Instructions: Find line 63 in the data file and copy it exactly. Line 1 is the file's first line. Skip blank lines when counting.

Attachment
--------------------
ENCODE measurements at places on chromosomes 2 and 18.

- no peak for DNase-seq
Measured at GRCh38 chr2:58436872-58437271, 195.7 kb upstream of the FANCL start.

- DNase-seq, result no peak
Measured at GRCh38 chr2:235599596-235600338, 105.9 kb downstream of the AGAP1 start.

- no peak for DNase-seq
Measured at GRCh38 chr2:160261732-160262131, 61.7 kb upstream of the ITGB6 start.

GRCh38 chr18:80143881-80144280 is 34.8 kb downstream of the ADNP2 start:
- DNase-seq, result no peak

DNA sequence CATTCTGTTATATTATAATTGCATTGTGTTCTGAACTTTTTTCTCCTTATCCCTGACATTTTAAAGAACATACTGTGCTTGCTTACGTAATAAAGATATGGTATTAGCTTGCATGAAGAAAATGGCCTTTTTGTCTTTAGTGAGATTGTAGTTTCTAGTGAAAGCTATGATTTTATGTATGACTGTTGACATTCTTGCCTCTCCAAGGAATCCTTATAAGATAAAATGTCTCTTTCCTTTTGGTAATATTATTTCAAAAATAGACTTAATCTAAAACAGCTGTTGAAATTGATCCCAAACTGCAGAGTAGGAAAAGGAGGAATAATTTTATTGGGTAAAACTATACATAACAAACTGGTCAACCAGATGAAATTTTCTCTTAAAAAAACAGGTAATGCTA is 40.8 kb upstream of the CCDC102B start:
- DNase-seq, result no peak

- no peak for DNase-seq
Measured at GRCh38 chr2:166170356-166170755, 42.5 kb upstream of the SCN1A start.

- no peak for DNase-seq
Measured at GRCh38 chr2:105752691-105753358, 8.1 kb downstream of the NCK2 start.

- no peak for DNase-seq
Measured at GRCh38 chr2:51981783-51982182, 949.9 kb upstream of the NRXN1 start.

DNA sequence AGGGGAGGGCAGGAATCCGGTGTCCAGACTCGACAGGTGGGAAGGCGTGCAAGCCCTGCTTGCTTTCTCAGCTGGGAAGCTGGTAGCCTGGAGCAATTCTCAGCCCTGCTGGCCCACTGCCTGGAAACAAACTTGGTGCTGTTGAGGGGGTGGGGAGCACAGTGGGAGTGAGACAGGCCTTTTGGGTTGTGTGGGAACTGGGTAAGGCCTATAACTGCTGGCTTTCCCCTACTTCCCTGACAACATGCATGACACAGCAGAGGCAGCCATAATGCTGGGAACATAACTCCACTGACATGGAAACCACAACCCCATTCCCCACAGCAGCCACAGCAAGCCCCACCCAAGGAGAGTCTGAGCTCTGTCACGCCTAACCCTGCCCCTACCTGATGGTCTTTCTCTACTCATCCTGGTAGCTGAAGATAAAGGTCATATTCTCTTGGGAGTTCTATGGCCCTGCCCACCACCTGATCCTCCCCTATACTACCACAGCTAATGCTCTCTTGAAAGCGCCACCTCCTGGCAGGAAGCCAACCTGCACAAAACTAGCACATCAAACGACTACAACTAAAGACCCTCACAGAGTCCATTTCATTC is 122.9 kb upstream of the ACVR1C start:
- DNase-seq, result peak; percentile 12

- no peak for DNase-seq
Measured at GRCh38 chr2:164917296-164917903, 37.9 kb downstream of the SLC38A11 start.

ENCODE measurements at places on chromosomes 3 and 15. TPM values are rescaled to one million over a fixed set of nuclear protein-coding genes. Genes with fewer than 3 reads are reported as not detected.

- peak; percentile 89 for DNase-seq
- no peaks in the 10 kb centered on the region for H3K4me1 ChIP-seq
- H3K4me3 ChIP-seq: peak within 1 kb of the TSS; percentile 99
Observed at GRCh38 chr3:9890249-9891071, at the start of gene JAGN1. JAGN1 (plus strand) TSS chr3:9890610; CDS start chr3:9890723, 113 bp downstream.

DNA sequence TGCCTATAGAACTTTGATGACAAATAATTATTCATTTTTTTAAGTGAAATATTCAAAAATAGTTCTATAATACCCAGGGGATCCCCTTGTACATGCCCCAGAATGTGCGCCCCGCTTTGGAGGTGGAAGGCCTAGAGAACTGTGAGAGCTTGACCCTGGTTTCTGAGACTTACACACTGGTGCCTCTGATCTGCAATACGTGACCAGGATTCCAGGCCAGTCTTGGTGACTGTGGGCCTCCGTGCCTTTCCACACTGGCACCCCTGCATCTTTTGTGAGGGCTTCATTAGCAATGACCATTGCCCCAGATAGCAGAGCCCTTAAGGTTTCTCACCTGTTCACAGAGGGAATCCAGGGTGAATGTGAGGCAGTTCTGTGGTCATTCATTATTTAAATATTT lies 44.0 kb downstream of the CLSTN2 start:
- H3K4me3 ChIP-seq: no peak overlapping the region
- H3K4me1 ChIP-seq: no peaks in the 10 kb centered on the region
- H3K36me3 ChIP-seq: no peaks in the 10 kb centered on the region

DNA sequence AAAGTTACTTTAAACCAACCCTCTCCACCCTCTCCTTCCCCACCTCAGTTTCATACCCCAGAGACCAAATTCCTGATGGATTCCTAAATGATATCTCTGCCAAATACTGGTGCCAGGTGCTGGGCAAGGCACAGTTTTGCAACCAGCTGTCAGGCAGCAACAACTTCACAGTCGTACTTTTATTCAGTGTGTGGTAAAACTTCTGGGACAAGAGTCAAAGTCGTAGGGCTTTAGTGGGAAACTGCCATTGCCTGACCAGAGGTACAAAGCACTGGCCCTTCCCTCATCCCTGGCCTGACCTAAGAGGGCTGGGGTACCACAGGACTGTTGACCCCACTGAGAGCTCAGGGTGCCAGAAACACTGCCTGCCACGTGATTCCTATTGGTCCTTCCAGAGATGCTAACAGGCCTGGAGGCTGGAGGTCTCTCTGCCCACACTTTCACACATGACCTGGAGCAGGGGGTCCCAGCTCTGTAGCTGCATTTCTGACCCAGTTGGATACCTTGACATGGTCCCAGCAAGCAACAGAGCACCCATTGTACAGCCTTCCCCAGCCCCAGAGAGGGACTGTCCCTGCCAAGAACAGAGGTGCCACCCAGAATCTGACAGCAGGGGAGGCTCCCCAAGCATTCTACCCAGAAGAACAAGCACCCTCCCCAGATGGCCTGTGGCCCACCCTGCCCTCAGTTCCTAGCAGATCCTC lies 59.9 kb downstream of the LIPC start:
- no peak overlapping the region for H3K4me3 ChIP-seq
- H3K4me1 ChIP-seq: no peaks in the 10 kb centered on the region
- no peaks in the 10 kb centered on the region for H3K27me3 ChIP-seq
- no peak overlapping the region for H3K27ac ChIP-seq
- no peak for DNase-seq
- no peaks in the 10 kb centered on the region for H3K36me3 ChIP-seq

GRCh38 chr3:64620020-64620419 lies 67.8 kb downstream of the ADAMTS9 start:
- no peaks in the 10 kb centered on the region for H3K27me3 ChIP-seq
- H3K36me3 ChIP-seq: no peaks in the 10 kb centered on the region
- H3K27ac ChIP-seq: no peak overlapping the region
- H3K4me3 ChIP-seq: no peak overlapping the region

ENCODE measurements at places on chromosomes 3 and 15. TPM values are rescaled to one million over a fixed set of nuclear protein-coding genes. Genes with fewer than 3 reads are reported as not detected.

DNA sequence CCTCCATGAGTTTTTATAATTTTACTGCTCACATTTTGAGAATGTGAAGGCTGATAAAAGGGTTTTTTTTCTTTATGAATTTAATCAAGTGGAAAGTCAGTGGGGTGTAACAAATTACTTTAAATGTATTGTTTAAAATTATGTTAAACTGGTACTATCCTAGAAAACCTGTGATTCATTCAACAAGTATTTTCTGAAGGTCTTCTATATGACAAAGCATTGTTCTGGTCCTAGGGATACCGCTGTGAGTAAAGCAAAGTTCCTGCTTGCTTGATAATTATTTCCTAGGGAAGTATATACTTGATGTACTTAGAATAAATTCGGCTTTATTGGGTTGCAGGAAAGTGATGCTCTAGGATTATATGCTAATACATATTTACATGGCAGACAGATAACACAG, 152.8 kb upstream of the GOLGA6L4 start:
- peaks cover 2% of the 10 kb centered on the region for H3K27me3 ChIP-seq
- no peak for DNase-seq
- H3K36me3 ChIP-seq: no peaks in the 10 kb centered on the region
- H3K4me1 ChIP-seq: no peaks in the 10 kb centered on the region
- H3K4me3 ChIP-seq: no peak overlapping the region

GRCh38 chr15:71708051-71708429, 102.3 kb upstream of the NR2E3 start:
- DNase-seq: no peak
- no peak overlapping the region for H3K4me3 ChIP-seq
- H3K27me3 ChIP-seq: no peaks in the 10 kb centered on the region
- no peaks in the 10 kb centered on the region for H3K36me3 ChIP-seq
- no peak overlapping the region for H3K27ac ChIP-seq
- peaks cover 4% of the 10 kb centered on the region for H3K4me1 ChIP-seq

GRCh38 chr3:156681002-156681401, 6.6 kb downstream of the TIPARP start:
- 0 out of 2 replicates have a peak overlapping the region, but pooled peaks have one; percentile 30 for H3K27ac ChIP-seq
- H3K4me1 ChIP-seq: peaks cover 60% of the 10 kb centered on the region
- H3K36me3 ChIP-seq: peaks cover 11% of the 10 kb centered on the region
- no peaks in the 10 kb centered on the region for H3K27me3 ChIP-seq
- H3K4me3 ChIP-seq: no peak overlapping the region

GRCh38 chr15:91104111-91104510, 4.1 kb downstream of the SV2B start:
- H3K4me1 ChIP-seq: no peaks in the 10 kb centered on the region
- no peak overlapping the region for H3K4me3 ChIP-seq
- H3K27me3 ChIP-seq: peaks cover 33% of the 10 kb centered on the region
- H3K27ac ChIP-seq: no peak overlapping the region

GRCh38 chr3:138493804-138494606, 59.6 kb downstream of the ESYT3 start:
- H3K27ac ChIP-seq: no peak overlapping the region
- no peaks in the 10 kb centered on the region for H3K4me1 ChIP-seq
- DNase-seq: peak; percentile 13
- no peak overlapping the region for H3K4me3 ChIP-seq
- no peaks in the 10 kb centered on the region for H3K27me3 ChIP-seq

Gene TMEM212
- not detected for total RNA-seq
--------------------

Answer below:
GRCh38 chr15:91104111-91104510, 4.1 kb downstream of the SV2B start: